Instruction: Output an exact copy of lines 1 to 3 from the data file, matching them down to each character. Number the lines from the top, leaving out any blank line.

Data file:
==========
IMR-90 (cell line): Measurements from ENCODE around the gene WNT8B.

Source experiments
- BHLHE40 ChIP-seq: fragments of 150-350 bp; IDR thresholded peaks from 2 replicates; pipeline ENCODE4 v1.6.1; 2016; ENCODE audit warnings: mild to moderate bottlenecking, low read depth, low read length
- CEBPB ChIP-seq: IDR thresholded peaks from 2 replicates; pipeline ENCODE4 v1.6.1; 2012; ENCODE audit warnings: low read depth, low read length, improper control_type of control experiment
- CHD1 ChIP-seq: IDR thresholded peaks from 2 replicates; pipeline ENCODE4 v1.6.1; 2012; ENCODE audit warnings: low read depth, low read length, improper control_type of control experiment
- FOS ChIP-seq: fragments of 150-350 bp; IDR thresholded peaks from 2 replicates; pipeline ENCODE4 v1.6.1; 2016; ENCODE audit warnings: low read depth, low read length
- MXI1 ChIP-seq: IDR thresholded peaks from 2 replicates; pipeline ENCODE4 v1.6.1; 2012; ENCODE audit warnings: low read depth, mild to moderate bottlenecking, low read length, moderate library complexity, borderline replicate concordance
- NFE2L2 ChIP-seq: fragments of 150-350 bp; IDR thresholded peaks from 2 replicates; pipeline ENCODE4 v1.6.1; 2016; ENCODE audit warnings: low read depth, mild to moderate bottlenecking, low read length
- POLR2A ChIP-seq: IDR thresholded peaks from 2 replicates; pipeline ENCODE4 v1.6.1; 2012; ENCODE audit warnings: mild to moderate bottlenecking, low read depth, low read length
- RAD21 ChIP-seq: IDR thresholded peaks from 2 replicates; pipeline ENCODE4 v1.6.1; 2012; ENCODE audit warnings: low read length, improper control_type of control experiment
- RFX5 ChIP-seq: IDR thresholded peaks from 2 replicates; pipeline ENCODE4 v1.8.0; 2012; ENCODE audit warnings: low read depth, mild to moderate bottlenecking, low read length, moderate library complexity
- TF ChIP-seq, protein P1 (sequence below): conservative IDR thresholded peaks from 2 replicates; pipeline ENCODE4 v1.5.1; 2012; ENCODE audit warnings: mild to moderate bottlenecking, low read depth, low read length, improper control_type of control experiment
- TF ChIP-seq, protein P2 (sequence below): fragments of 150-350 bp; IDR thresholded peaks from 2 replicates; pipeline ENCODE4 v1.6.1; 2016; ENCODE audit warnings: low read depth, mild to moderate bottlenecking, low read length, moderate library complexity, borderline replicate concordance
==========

IMR-90 (cell line): Measurements from ENCODE around the gene WNT8B.

Source experiments
- BHLHE40 ChIP-seq: fragments of 150-350 bp; IDR thresholded peaks from 2 replicates; pipeline ENCODE4 v1.6.1; 2016; ENCODE audit warnings: mild to moderate bottlenecking, low read depth, low read length